To celebrate the 2015 Graduate Research Festival, the Graduate Research School launched an Instagram account. We wanted to know where your ‘Workspace in the World’ was – where does your research brilliance ‘happen’? Claire recounts her experience as a Masters candidate…
“I wrote my entire Master’s thesis in bed. It was the old days and I had an early Apple Mac that I’d prop on my knees like a laptop (I was an innovator). I liked writing in bed because when I got tired I could have a wee nap and when I woke up I could start writing again immediately. I believe one of the reasons I don’t get enough done on my PhD thesis is because my boss won’t let me set up a bed in my office.”
So we asked… are you a J. K. Rowlingesque café goer? Do you compete for Library space with the undergraduates? Have you got the perfect balance of proximity between access to coffee and a source of warmth? And your pictures said it all! The five lucky winners are announced at the conclusion of your following worldly workspaces… enjoy 🙂
The winners have been drawn from the very official hat! Congratulations to…
Georgia Bell, Tyler Northern, Rebecca Ahmadi, Mike Maze, and Esther Dale
Your $50 prezzy cards will be available for you to collect from the GRS Reception (Ground floor of Clocktower Building, north end) from Monday afternoon onward (7 September). Or contact firstname.lastname@example.org for any alternative arrangements.
Thanks again to all of you who shared your photos: your second homes, that spot in the library, your kitchen, the lab; whether love it or hate it, hang on to your little workspace in the world!
Today on the Blog With No Name we are talking with Lawrence Hamilton, host of the Postgraduate Radio Show on Otago University’s very own 91 FM, Radio One. The show is a great place to catch up with all the goings-on within the postgraduate community, hear some interesting interviews and catch the latest in Kiwi and international music. We asked Lawrence some easy questions…
Why is it called the Postgraduate Radio Show?
Because it is better than being called the Radio Show With No Name (ouch).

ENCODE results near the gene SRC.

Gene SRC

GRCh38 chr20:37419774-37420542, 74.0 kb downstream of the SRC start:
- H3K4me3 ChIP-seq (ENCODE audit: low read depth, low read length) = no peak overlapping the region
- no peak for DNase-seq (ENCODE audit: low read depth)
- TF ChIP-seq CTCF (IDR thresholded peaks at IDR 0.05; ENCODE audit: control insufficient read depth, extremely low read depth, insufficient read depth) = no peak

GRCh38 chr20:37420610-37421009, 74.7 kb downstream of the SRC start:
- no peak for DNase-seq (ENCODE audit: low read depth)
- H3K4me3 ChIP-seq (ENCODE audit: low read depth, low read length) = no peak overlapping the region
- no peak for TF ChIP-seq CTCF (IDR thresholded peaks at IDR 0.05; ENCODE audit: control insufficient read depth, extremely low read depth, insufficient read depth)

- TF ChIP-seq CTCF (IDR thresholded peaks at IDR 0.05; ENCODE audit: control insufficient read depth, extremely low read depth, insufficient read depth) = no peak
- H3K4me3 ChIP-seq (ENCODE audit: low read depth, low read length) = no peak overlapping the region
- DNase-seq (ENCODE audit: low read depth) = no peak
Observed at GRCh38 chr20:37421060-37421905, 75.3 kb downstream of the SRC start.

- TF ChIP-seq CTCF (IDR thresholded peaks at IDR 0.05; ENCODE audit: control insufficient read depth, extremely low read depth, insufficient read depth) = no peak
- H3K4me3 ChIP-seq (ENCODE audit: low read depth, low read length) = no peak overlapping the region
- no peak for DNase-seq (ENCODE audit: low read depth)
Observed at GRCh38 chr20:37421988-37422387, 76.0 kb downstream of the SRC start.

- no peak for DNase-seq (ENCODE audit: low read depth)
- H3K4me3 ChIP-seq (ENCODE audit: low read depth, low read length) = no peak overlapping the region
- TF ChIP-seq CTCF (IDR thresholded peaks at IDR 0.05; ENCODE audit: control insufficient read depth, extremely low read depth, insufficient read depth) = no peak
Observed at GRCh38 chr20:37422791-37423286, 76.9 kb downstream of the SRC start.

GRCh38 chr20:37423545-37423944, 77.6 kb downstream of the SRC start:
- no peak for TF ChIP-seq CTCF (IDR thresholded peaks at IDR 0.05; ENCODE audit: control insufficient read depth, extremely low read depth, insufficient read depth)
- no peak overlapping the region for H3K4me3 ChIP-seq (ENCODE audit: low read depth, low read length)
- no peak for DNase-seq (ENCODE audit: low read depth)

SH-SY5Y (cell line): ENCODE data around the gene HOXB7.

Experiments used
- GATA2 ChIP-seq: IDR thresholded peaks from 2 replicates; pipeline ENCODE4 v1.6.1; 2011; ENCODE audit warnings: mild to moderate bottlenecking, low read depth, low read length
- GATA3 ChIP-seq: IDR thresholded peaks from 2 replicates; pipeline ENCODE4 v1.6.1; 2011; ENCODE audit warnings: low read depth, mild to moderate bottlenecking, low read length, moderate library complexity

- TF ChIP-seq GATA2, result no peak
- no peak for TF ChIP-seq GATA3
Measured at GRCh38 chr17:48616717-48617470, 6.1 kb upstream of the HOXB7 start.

What time is it on?
10am-Noon Wednesdays – perfect for that second (or third) cup of coffee and early enough in the day so you don’t feel like you’re procrastinating. But never fear if that third cup of coffee isn’t enough, or you were up studying all night and haven’t made it out from under the covers yet, the show is available on www.r1.co.nz. Just look up the programme page and you can be free to listen to past shows or any podcasts that might be posted. The programme page also contains links to postgraduate announcements and upcoming events, along with a whole jumble of interesting news stories and curiosities.
What is the show about?
The overall theme of the show is ‘celebrating the wonderful Otago postgraduate culture’. And it’s true, Otago does have a wonderful and vibrant postgraduate community. I am constantly amazed at the unique and creative research projects going on all round Dunedin. It is also just a fun way to spend a mid-week morning. Each week I am introduced to something new and wonderfully random, like green tea super cheese.
But what if I am lactose intolerant?
Actually, the super cheese is designed for people with lactose intolerance, but anyway… Besides talking about local research, the show also has guests from around the world talking about interesting and ground-breaking subjects. Human rights lawyers, international film-makers, and even a scientist who believes he can stop ageing have all come on the Postgraduate Radio Show to share their views with the students here in Dunedin. And if that is not enough, there are giveaways, updates about activities at the Graduate Research School, and of course good music.
But what if I only listen to the radio in car?
Well then drive more! No, Radio one is available as a streaming service from most laptops, phones and tablets. Just go to www.r1.co.nz and click on the stream. The world is changing and so is radio! It is not just for sitting in a car!